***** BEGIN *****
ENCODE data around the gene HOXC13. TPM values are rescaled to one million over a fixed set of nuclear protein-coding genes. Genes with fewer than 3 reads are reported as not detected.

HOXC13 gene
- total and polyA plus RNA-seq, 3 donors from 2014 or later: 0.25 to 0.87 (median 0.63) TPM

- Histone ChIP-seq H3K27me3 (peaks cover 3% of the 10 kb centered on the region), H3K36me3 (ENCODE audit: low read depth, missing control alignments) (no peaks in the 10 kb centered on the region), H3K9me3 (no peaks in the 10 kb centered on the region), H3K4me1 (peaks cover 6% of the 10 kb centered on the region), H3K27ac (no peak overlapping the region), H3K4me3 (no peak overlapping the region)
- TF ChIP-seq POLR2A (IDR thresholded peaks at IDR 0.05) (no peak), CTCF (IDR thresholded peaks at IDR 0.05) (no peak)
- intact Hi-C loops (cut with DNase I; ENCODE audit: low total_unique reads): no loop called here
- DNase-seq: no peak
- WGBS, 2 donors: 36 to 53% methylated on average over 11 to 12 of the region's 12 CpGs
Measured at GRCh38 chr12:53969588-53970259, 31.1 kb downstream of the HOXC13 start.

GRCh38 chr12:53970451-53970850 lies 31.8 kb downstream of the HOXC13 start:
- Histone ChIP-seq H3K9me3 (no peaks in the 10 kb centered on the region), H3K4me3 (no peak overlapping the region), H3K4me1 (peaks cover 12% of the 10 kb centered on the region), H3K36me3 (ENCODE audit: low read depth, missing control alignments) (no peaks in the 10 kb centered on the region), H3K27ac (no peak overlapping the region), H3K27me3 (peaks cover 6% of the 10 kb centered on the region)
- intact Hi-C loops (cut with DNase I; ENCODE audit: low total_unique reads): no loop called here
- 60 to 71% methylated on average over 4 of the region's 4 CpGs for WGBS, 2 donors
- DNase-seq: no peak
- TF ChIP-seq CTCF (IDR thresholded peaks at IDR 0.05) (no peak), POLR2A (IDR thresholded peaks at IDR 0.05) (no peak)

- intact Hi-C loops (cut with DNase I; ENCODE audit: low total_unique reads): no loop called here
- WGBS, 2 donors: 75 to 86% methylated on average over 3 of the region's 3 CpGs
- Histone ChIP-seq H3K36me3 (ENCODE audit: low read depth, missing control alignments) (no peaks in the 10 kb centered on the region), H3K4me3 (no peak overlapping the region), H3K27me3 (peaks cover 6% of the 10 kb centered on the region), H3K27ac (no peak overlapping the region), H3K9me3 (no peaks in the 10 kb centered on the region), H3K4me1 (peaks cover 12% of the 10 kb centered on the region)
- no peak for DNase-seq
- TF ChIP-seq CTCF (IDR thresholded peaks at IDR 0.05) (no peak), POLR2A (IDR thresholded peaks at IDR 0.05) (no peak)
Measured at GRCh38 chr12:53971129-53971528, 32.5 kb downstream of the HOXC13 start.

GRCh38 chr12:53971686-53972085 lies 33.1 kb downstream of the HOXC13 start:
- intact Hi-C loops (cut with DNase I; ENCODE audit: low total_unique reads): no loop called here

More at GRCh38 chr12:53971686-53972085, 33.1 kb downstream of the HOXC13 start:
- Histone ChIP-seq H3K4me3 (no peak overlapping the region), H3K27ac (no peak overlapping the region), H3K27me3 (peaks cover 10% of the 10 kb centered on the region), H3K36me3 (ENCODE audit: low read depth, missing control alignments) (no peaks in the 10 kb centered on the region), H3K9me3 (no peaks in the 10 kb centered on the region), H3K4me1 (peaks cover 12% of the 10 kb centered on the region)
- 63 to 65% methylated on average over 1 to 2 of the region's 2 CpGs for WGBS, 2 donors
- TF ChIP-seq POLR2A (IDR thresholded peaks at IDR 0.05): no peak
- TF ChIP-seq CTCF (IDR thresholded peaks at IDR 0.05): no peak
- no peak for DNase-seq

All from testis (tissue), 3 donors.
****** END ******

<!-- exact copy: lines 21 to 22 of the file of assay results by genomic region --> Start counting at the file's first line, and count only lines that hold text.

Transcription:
Measured at GRCh38 chr12:53971129-53971528, 32.5 kb downstream of the HOXC13 start.

GRCh38 chr12:53971686-53972085 lies 33.1 kb downstream of the HOXC13 start: